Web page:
The Federal Reserve announced a 25 basis-point interest rate increase this week and has so far signaled future bumps will be made at a more gradual and reduced pace compared to prior installments. But while the more tempered outlook was welcomed by the market, any impact will be muted because the credit markets have already anticipated and priced in this change.
“The market confidence has already bounced back since inflation turned out to be lower than expected in the last 3 to 4 months as the expectation shifted toward a lower peak level and closer pause,” said Wei Luo, senior economist at CBRE Investment Management.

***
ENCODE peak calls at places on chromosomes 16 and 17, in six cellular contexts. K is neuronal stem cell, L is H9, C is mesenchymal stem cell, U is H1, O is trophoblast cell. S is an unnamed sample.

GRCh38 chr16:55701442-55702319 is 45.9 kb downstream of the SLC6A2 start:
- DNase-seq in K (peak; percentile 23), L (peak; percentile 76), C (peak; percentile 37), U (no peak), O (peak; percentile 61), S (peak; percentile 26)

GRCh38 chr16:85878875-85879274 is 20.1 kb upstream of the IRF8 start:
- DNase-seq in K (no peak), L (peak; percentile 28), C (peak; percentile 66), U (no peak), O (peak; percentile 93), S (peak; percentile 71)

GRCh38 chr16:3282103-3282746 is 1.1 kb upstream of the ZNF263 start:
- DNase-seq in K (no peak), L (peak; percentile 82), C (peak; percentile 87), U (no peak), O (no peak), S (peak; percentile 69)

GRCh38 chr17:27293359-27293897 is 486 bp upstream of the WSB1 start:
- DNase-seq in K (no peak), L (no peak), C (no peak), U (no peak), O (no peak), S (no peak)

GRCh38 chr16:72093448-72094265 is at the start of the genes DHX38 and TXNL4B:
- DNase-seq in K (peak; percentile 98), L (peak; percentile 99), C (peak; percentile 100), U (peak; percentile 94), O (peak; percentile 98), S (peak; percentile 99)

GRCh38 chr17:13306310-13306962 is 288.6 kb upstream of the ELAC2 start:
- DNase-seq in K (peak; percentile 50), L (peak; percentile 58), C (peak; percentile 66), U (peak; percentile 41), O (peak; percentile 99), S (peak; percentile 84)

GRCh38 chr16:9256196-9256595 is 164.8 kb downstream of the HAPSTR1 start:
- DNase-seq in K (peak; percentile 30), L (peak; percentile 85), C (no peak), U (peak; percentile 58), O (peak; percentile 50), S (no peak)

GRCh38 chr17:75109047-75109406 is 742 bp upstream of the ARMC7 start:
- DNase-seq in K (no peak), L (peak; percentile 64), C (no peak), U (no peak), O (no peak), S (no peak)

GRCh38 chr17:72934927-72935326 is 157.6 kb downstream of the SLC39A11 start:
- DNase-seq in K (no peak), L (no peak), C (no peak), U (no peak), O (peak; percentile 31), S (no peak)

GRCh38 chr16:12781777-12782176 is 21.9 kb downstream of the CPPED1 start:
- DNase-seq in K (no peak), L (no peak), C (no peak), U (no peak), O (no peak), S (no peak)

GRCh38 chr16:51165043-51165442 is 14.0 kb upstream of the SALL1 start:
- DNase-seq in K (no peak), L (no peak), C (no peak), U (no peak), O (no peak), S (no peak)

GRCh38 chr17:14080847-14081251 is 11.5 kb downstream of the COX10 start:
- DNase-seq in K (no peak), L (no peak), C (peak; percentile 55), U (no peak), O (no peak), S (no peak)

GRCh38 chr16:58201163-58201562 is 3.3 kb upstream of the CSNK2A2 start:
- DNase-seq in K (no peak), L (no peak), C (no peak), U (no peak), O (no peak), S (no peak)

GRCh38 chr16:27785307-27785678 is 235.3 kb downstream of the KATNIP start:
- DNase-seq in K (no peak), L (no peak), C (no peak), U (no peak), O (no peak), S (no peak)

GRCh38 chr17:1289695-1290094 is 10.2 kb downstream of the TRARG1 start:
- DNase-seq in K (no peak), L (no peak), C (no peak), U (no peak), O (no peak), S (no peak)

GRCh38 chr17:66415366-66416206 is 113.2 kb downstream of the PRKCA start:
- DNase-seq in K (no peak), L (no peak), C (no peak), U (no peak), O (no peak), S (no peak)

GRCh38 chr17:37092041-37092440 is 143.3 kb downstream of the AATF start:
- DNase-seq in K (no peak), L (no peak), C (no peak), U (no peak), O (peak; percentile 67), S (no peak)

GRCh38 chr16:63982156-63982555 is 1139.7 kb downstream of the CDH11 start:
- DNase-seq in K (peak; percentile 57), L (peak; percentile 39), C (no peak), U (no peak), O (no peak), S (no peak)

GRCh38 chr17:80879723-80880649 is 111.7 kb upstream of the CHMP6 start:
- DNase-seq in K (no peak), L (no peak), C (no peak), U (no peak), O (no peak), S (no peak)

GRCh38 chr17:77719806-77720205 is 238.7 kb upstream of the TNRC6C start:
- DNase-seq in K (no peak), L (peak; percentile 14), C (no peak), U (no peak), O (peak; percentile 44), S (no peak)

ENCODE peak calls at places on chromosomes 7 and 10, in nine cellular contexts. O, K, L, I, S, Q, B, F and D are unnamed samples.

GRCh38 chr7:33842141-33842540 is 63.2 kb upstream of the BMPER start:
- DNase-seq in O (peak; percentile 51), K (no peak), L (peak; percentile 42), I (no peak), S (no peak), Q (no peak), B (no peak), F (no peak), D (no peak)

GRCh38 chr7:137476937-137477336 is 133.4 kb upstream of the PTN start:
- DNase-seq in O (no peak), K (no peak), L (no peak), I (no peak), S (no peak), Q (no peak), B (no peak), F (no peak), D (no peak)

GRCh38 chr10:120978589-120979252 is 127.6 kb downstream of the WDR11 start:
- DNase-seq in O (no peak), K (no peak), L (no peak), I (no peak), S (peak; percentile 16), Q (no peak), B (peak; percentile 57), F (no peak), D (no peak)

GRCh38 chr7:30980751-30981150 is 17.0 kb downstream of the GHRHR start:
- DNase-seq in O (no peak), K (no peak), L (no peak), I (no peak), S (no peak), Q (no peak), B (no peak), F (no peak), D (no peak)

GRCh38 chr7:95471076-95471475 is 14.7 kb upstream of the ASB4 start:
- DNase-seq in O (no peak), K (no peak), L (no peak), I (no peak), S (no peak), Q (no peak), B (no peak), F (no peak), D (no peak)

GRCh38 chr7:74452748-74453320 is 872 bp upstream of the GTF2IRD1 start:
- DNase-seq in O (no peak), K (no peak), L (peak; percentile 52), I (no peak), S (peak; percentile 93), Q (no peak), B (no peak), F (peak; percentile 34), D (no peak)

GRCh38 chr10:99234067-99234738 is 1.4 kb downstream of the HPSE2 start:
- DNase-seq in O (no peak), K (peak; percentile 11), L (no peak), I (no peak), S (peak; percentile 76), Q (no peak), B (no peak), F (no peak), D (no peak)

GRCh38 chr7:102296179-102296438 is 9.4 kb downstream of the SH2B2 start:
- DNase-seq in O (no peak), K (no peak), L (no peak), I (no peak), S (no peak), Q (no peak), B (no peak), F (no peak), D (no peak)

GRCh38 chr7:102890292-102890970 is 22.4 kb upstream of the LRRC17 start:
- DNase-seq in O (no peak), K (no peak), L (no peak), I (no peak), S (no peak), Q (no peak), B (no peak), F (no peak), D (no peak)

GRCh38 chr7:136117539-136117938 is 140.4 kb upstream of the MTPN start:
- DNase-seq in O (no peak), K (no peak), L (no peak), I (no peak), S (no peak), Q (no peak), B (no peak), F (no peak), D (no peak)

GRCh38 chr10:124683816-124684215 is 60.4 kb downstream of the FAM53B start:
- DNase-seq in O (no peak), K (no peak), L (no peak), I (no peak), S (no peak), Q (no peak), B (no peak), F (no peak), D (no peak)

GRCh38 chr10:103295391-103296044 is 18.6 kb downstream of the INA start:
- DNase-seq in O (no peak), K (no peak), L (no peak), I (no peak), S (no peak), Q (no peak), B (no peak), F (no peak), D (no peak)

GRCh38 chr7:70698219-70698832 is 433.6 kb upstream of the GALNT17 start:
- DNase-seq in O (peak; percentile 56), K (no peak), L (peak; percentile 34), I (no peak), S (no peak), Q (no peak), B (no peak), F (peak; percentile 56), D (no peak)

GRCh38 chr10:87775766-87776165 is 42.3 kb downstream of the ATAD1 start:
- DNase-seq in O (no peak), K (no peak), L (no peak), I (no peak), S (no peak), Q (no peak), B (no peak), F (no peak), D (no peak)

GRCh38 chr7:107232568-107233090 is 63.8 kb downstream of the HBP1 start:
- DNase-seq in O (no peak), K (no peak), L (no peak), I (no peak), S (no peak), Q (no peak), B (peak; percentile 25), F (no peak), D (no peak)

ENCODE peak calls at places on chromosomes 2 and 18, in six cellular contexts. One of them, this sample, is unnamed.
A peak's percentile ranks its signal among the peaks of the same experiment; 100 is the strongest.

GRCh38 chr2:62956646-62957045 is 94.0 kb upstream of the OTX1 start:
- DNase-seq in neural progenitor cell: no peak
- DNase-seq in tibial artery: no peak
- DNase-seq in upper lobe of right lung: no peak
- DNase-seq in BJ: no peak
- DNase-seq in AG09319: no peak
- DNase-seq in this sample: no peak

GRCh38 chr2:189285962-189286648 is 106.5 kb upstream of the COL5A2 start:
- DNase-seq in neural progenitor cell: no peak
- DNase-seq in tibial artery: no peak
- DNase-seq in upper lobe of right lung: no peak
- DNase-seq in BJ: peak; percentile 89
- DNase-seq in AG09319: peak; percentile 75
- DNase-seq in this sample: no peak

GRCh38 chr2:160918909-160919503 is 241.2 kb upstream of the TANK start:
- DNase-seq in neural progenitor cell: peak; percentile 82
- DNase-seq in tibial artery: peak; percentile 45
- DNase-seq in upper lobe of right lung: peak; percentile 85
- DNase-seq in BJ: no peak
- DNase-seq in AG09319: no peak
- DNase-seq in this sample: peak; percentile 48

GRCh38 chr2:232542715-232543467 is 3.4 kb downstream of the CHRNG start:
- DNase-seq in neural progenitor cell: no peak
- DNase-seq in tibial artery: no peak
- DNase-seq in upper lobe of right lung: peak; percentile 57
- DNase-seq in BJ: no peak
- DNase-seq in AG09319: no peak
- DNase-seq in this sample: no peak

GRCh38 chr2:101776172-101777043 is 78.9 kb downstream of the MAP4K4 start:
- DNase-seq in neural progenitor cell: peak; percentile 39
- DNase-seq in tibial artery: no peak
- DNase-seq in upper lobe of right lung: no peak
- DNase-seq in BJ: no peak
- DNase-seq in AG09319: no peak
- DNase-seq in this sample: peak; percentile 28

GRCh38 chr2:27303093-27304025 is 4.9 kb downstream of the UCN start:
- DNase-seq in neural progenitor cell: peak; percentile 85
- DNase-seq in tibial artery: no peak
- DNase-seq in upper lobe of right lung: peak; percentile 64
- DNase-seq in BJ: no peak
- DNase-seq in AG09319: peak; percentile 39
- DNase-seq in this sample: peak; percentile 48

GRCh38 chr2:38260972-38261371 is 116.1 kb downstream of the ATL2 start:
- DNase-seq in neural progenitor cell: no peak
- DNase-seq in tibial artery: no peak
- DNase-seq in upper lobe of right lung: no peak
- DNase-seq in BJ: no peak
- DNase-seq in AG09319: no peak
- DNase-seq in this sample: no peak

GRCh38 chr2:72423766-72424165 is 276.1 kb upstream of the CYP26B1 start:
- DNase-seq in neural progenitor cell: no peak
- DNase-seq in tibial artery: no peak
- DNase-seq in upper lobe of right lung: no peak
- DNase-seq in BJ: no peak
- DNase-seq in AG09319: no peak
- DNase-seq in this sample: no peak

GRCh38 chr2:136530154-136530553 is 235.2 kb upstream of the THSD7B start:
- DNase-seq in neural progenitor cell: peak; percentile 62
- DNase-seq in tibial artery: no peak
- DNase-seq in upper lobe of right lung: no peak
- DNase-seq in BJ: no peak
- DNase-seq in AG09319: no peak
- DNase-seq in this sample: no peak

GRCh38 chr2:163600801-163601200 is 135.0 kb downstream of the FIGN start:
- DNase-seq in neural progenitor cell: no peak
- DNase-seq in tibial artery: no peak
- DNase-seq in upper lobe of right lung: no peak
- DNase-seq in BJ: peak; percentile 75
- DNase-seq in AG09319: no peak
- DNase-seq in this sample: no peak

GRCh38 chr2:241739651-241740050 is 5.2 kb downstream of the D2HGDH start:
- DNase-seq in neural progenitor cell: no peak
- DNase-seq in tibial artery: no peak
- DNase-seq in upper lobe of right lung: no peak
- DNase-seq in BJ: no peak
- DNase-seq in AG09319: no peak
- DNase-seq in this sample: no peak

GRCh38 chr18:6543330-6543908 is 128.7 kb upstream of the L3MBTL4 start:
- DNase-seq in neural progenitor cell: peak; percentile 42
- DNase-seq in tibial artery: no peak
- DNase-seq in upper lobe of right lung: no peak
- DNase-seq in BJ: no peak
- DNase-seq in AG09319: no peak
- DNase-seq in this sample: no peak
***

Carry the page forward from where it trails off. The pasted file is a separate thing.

While the full effect of rate increases has yet to be clarified beyond a current target range of 5 percent to 5.25 percent, with room for more assessment at the central bank’s next meeting in March, the Fed is still hawkish compared to market expectations.
“Investors will continue to be very cautious and selective about taking out new debt because the environment is not ideal for refinancing a large amount of existing debt,” Luo said. She explained investors are more likely to find liquidity and pay higher interest rate caps and that the balance sheet priority will be paying off maturing loans.
Larry Jacobson, president and CEO at Jacobson Equities, told Real Estate Capital USA that Federal Reserve chair Jerome Powell’s comments included guidance that interest rates are more likely to hold than drop at any point this year. “Obviously, this is because a frothy equity market begets more inflation,” Jacobson said.